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April 20, 2010 | Video

Coal Ash Contaminates Our Lives: Tennessee Interview

Coal-fired power plants are poisoning our rivers, lakes and streams with coal ash, a waste product that contains arsenic, mercury, and lead. Coal ash poisons fish, making them unsafe to eat. For decades, power plants have carelessly dumped coal ash into ponds and landfills that leak into our rivers and streams. It's time for the EPA to set strong safeguards that classify coal ash as hazardous waste—because that's exactly what it is.

April 19, 2010 | Video

Coal Ash Contaminates Our Livelihood

Coal-fired power plants are poisoning our rivers, lakes and streams with coal ash, a waste product that contains arsenic, mercury, and lead. Coal ash poisons fish, making them unsafe to eat. For decades, power plants have carelessly dumped coal ash into ponds and landfills that leak into our rivers and streams. It's time for the EPA to set strong safeguards that classify coal ash as hazardous waste—because that's exactly what it is.

February 18, 2010 | Video

Pesticides in the Air, Kids at Risk

Each year, nearly one billion pounds of pesticides are sprayed into fields and orchards around the country. As the families who live nearby can tell you, those pesticides don't always stay in the fields and orchards.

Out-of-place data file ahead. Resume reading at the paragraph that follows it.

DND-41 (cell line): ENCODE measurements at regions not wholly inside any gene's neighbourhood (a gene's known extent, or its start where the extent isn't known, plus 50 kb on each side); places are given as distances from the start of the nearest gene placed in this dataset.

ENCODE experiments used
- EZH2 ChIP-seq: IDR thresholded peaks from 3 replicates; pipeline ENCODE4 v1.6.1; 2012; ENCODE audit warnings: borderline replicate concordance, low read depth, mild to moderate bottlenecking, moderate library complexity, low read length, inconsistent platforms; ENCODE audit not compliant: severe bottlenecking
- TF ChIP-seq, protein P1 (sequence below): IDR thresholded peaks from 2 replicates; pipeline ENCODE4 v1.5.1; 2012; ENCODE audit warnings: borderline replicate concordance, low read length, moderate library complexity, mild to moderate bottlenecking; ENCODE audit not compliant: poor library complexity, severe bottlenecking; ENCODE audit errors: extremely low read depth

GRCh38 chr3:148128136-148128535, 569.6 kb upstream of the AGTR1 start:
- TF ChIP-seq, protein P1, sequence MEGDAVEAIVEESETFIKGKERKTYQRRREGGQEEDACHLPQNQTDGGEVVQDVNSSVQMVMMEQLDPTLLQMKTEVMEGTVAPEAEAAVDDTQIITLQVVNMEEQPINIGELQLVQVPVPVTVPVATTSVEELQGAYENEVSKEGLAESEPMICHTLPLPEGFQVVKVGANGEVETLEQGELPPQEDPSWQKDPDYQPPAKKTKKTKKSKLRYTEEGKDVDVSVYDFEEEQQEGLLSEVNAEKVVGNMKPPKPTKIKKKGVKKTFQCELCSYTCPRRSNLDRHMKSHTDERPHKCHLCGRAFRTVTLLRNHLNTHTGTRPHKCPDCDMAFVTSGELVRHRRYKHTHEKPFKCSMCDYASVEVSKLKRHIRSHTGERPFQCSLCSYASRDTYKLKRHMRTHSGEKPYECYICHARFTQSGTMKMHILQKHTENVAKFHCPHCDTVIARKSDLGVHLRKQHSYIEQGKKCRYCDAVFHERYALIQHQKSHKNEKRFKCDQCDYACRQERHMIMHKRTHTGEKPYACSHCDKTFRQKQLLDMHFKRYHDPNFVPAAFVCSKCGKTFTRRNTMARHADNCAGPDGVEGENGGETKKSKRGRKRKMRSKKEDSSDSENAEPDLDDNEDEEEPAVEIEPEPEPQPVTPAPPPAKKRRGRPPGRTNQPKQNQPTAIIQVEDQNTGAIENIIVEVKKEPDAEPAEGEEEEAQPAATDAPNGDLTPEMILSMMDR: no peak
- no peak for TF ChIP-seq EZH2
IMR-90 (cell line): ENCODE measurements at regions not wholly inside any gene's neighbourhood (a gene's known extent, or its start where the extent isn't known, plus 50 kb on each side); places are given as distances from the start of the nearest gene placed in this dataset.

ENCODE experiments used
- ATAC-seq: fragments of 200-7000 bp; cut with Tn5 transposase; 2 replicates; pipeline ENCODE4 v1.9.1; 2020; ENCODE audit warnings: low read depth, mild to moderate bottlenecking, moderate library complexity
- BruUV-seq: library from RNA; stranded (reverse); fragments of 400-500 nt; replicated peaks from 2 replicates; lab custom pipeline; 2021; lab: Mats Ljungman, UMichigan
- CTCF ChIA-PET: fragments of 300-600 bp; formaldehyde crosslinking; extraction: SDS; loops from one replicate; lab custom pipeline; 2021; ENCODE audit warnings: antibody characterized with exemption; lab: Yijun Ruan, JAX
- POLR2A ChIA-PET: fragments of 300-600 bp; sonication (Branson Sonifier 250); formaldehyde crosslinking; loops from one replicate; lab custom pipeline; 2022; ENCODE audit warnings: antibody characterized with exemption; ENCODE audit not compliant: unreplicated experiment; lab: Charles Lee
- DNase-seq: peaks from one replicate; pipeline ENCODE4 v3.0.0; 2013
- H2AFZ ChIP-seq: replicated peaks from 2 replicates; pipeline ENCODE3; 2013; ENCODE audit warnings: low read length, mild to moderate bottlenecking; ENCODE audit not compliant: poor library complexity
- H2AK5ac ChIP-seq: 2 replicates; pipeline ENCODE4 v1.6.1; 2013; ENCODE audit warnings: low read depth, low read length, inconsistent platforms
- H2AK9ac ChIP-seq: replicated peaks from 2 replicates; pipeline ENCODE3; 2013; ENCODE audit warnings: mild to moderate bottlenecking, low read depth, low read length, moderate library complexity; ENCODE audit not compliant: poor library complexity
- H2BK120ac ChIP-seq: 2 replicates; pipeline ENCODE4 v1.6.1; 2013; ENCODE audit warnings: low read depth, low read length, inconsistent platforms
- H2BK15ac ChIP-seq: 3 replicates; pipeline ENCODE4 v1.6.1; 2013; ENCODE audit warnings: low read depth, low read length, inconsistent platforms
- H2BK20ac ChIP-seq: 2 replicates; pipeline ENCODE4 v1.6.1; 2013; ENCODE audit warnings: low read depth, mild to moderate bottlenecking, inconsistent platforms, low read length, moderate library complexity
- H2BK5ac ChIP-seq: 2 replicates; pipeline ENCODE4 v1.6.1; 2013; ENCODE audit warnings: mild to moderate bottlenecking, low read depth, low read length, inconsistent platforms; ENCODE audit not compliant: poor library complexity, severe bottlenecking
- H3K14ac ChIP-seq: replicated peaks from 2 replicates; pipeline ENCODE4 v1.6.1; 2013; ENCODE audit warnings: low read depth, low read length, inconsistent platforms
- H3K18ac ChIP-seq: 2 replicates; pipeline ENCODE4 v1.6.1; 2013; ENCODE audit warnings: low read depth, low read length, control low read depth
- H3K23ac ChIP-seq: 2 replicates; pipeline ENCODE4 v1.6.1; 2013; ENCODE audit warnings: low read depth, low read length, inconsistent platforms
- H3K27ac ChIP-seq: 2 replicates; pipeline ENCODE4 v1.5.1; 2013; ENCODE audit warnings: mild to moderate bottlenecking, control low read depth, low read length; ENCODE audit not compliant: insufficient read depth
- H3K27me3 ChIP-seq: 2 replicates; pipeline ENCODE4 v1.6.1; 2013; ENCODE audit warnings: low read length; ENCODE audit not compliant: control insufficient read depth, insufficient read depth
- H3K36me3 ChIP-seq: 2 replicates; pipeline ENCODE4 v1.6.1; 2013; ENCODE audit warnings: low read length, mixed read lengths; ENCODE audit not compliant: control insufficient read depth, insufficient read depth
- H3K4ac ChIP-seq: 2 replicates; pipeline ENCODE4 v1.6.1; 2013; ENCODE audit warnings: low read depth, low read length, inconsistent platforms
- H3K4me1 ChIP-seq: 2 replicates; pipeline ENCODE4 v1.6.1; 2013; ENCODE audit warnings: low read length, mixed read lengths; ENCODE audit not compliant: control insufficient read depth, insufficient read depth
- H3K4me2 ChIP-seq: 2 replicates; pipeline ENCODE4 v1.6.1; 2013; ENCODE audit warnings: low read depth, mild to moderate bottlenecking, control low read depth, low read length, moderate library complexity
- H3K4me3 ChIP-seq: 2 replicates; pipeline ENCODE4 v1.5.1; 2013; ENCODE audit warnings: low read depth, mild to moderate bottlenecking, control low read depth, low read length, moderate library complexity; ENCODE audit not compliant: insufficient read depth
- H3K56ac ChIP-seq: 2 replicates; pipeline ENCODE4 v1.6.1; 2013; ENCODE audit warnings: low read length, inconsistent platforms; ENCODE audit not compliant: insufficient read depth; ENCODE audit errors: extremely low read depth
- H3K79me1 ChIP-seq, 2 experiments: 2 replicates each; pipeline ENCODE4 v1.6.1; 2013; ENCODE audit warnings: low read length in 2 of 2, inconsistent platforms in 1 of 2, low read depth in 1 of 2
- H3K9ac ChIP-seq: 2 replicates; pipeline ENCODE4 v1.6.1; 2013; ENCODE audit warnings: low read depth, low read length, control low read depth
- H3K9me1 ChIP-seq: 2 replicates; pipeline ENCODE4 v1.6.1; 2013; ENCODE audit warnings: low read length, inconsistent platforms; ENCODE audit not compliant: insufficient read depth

August 27, 2009 | Video

Stop Mountaintop Removal Mining

Appalachian communities are suffering as a result of mountaintop removal mining. Earthjustice is working through the courts to protect Appalachian communities from this destructive practice and to ensure the Clean Water Act is enforced.

May 22, 2009 | Video

Bison Harassment, Wounded Calf

A video clip shows a baby bison with a broken leg fleeing helicopters and mounted riders. The tragic scene took place in May 2009 on Horse Butte peninsula, as federal and state agents drove park buffalo off spring pastures because of perceived conflict with livestock.

May 20, 2009 | Video

Horse Butte Flyover: Migratory Path of Yellowstone Bison

This short video shows one of the migratory paths that Yellowstone bison take out of the park's western boundaries into the Gallatin National Forest. They end their journey at lower elevation at the Horse Butte peninsula. It is here the first grasses of spring grow and the bison have their calves.

The green and yellow lines mark the Yellowstone National Park and the Gallatin National Forest boundaries, respectively.

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